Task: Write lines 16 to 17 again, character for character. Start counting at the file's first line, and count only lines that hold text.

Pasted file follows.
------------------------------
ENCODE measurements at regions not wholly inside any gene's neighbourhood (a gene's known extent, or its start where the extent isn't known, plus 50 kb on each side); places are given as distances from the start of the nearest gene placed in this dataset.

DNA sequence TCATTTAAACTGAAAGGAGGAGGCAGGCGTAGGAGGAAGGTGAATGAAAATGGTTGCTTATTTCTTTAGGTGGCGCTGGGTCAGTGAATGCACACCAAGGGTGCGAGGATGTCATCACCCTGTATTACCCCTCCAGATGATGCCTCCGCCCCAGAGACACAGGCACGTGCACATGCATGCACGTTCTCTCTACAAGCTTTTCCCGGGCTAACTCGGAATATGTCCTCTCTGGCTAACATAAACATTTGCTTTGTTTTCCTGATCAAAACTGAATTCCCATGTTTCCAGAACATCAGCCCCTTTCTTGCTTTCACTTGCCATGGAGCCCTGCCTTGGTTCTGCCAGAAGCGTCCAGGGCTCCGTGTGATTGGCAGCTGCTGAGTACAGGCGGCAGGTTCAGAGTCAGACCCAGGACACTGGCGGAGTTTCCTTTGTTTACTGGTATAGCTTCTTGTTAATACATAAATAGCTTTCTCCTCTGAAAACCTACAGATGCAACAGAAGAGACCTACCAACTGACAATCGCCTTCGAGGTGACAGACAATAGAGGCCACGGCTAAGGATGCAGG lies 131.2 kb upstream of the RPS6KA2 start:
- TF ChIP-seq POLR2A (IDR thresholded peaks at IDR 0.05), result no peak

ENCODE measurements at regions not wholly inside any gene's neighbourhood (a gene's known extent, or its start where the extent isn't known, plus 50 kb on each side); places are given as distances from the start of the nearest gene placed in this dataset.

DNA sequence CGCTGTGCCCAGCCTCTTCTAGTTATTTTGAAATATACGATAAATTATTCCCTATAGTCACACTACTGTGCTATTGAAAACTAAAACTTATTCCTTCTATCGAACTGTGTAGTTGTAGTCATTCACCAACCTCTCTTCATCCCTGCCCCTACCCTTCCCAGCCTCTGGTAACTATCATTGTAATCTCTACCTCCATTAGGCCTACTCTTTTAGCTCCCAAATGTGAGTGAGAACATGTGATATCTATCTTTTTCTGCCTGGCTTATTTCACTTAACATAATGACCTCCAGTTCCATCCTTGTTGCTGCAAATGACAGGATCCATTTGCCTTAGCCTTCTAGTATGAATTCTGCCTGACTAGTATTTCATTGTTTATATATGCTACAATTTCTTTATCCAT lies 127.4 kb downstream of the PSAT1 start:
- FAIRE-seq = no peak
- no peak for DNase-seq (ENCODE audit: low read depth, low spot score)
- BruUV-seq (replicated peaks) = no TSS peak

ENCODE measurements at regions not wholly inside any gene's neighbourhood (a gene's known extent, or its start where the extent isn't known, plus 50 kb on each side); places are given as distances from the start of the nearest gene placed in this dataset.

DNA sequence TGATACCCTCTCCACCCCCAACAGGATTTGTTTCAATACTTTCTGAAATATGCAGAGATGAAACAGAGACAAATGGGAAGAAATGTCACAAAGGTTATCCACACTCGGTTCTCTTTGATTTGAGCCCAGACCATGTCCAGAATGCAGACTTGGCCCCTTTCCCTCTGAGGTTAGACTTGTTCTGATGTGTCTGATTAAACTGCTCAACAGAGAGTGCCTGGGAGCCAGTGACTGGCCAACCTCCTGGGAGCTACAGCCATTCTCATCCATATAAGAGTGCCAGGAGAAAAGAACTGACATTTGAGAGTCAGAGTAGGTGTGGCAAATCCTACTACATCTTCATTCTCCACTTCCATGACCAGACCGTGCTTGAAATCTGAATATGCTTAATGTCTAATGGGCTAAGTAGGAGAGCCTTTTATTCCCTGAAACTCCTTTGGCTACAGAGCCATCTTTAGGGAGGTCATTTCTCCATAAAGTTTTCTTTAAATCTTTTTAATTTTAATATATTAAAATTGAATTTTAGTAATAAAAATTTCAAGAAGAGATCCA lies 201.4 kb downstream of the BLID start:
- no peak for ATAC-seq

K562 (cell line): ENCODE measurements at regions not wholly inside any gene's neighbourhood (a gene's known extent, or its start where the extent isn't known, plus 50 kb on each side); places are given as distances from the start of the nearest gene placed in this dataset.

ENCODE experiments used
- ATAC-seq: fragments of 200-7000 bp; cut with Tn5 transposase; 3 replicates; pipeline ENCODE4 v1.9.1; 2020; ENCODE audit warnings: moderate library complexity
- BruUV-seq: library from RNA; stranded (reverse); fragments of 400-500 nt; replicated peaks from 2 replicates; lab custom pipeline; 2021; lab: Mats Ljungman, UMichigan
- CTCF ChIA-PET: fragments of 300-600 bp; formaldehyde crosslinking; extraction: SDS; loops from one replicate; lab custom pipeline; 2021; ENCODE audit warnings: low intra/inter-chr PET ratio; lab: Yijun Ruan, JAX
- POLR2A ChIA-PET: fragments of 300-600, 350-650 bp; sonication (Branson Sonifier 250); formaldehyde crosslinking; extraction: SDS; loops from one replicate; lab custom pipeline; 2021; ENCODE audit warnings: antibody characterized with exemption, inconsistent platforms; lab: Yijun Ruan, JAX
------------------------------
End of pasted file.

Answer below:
- CTCF ChIA-PET: fragments of 300-600 bp; formaldehyde crosslinking; extraction: SDS; loops from one replicate; lab custom pipeline; 2021; ENCODE audit warnings: low intra/inter-chr PET ratio; lab: Yijun Ruan, JAX
- POLR2A ChIA-PET: fragments of 300-600, 350-650 bp; sonication (Branson Sonifier 250); formaldehyde crosslinking; extraction: SDS; loops from one replicate; lab custom pipeline; 2021; ENCODE audit warnings: antibody characterized with exemption, inconsistent platforms; lab: Yijun Ruan, JAX